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Suzannah Bay Dirickson went to great lengths to convince her best friend she was dying of cancer.
She cut clumps of her own hair with a razor after showering so Christel Seidlitz would think the chemotherapy drugs were making it fall out.
She asked Seidlitz to pound on her back to relieve congestion in her only lung. Seidlitz took her to Disney World and Virginia Beach because Dirickson "wanted to see the beach one more time before she died."
Seidlitz even accompanied her friend to a funeral home to pick out her casket, mausoleum and guest book.
Dirickson lived to see 2005, but Seidlitz thought the end was near.
Then, three years after the women met, Seidlitz learned her friend wasn't dying. In fact, Dirickson wasn't even sick, except for a mild case of asthma.
"I have been completely betrayed by someone that I loved so much," Seidlitz said. "Her lies have ruined our family."
But Seidlitz wasn't Dirickson's only victim. Dozens of victims, mostly police officers and their wives, packed into Henrico County Circuit Court yesterday to make sure she paid for ripping them off.
Dirickson, 30, a former Henrico police receptionist, was sentenced to serve two years in prison and to repay the people who gave her money because they thought she was dying of cancer. In September, she pleaded guilty to four counts of obtaining money by false pre- tenses.
Circuit Judge Burnett Miller III said Dirickson's behavior was one of the worst examples of betrayal he's seen in his 18 years on the bench.
"Of the injuries that people can do to each other, betrayal is the worst," he said.
He also ordered her to repay the $14,420 she stole, mostly from police officers, and undergo mental-health treatment.
Dirickson read a brief statement yesterday, saying she has turned her life over to God.
"The Lord has done incredible work in my life in a short amount of time," she said.
Dirickson's attorney, Keith Hurley, said her crime was "a financial and an emotional crime" and that Dirickson is sorry. He requested that she be sentenced to only community service, possibly in a hospice for cancer patients. The judge denied that request.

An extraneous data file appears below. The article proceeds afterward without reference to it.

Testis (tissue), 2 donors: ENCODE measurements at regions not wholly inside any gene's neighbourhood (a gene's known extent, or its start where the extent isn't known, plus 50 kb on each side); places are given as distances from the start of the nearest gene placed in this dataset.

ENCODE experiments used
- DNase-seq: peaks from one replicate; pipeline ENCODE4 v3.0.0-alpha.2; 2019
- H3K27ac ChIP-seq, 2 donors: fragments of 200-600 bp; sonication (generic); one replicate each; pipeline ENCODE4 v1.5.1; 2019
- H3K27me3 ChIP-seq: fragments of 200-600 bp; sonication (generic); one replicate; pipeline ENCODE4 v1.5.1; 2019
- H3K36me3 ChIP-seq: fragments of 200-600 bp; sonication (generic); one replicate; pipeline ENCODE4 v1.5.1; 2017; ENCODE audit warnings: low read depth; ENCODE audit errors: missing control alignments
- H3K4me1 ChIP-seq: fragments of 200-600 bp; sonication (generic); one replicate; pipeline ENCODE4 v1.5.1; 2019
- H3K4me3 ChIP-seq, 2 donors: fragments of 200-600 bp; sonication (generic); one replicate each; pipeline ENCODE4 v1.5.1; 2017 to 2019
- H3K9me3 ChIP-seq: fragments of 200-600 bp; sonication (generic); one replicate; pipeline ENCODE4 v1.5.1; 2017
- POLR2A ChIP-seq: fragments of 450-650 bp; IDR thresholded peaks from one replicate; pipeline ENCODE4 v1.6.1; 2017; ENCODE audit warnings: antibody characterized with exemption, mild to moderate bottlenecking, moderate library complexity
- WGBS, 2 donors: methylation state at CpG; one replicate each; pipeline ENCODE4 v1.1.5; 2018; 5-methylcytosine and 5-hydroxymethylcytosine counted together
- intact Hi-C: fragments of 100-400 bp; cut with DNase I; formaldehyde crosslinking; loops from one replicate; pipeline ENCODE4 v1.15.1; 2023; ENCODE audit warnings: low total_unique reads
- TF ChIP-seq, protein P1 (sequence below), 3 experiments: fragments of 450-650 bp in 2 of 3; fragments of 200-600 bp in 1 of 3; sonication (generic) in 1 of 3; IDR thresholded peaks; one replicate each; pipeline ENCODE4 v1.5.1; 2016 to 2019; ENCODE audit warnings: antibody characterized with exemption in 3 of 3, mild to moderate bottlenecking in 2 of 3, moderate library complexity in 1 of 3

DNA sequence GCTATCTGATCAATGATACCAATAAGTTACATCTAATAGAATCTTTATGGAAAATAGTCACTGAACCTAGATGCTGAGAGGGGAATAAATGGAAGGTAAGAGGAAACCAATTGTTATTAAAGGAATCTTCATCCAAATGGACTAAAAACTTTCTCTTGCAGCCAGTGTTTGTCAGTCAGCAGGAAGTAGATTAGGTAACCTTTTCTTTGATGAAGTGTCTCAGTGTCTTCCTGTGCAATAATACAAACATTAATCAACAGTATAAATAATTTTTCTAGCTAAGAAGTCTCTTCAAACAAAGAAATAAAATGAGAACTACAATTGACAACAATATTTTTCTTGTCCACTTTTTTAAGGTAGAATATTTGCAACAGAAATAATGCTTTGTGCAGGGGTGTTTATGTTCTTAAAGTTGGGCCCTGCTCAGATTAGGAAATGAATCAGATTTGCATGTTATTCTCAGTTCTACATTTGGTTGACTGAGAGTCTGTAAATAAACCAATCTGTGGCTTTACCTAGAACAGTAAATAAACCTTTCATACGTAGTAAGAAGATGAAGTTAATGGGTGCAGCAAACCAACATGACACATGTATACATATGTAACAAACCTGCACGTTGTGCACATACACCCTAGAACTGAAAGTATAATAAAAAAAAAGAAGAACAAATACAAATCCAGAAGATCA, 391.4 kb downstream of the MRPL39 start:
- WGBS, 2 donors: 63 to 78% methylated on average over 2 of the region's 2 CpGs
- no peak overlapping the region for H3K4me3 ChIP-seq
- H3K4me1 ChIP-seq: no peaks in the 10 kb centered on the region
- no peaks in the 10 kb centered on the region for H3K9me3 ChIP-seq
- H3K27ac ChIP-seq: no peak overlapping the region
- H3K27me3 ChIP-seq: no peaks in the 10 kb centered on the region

For five years, Dirickson lied to co-workers, telling them she was soon going to die of cancer of the bone, leg, brain and throat, police said. They held fundraisers and collected donations to help her pay for medications and the chemotherapy she said she needed.
The most compelling testimony came from Seidlitz, who allowed Dirickson to live with her and her police-officer husband, Steve, for more than two years. During that time, Seidlitz paid for Dirickson's medications and doctor visits and gave her friend around-the-clock nursing care.
Even while Seidlitz was dealing with her own difficult pregnancy last year, she continued to look after Dirickson, wrapping her limbs and rubbing her back to relieve blood clots.
Earlier this year, Dirickson fell in the middle of the night and called Seidlitz to help her. When the two women went to Dirickson's doctor the next day, Seidlitz asked whether her brain tumor had caused the fall.
"He said, 'What brain tumor?' He had no idea what I was talking about," she recalled.
She and her husband notified the police that Dirickson might have been faking her illness. When authorities looked at Dirickson's medical records, they found Dirickson had no cancer at all. And the medication that she claimed was chemotherapy was actually Wellbutrin, a prescription antidepressant.
Deputy Commonwealth's Attorney Maggie Deglau pointed to the Henrico police officers in the courtroom and said Dirickson's crime could not go unpunished. Law-enforcement officers step up to help their own in times of need, she said, and that's what they thought they were doing in Dirickson's case.
"These people go out every day and risk their lives for every single dollar they earn," Deglau said, "and she took it."